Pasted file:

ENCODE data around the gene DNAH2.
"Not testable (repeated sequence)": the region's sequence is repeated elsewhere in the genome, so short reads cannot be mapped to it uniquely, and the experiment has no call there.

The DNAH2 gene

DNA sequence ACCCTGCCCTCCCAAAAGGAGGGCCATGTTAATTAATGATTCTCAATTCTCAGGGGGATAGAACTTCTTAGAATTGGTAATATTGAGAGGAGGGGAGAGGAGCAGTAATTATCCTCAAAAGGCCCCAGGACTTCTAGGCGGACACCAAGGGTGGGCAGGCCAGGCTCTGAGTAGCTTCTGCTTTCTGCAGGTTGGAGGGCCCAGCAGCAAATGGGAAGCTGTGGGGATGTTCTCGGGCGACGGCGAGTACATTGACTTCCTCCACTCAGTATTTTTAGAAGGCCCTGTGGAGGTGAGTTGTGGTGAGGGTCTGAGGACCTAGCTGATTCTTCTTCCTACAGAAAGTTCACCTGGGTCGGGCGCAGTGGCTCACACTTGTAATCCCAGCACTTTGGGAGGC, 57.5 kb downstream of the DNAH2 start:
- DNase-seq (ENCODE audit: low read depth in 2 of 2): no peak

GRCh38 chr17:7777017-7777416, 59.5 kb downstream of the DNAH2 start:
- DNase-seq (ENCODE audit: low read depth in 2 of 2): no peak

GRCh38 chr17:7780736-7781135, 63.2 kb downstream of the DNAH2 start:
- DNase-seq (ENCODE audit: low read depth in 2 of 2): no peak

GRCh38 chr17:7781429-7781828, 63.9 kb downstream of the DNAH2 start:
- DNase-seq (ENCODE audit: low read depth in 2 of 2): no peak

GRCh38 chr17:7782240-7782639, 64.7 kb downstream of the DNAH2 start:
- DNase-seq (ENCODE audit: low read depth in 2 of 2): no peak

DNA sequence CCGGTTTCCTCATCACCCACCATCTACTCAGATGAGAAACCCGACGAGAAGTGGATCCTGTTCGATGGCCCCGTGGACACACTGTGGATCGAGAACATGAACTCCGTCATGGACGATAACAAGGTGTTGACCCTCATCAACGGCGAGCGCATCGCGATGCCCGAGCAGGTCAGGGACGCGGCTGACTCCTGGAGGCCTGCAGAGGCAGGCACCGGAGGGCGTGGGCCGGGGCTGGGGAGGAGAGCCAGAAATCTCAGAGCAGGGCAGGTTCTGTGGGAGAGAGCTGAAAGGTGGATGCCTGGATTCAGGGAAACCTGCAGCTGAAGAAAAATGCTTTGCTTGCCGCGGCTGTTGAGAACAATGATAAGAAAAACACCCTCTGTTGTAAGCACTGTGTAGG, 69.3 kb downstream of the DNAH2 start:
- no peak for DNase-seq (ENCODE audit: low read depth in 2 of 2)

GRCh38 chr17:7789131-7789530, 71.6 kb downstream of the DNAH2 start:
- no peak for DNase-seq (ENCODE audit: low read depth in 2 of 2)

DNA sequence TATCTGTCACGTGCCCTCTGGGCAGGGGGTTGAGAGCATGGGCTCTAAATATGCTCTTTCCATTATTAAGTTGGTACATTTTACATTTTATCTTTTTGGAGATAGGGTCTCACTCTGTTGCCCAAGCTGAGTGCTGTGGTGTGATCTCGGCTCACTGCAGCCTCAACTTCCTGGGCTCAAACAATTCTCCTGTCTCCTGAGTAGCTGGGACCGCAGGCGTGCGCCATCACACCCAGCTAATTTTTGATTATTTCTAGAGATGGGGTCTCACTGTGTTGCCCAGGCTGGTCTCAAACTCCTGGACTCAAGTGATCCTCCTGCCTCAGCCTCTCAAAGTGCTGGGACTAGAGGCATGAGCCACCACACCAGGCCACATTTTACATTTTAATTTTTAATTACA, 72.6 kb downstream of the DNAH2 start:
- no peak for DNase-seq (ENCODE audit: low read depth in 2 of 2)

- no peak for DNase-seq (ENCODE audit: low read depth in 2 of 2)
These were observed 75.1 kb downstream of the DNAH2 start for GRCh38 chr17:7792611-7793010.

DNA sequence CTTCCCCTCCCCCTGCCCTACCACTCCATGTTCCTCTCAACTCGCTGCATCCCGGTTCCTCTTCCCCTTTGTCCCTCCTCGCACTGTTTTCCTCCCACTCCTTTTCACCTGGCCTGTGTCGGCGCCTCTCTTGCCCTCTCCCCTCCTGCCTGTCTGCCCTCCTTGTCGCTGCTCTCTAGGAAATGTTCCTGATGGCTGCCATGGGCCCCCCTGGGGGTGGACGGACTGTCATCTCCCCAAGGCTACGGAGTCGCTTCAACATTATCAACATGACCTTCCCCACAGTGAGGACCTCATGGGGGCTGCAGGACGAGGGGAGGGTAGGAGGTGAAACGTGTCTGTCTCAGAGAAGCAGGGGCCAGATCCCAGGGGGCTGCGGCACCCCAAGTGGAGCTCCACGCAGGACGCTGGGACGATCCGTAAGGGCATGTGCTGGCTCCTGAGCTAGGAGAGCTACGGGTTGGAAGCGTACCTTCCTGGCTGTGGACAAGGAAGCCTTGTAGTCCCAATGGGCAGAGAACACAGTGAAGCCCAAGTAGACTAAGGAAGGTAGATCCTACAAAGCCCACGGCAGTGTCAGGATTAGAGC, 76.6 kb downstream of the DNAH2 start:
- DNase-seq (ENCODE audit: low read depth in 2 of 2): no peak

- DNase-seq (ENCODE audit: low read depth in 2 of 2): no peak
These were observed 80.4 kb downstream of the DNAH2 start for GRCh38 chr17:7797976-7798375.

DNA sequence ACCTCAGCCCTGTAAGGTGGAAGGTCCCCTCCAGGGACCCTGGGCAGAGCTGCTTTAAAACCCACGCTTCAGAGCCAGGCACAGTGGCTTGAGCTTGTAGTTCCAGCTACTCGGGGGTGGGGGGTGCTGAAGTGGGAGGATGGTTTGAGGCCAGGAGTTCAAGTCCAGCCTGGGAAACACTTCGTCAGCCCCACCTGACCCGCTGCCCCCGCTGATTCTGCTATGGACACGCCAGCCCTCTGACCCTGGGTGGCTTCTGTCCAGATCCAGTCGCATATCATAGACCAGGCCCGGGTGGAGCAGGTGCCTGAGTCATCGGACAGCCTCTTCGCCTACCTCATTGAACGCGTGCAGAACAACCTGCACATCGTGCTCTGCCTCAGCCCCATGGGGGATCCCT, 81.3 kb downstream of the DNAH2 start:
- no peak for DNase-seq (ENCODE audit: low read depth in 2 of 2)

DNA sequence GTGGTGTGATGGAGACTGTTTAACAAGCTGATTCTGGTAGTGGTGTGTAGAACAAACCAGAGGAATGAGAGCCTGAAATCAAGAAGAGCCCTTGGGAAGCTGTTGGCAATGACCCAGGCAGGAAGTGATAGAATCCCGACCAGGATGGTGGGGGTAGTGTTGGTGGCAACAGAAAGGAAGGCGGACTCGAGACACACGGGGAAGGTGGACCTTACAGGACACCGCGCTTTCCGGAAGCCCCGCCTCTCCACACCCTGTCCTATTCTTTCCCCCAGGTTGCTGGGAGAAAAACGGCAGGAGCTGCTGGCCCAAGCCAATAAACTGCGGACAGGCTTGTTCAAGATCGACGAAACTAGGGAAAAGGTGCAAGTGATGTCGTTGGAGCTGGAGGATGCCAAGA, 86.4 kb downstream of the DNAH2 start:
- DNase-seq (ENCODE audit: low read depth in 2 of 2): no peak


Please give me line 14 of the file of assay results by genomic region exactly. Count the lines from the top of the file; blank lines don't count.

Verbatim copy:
DNA sequence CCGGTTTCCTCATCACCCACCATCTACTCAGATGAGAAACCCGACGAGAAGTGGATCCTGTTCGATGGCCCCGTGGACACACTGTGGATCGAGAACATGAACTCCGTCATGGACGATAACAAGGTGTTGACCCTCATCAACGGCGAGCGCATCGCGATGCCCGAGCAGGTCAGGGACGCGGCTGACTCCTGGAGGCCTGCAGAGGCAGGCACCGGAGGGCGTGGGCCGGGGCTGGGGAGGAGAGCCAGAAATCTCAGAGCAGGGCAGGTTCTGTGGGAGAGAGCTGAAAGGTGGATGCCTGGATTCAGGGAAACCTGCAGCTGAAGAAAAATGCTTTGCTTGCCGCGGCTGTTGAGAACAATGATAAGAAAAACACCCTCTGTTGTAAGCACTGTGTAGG, 69.3 kb downstream of the DNAH2 start: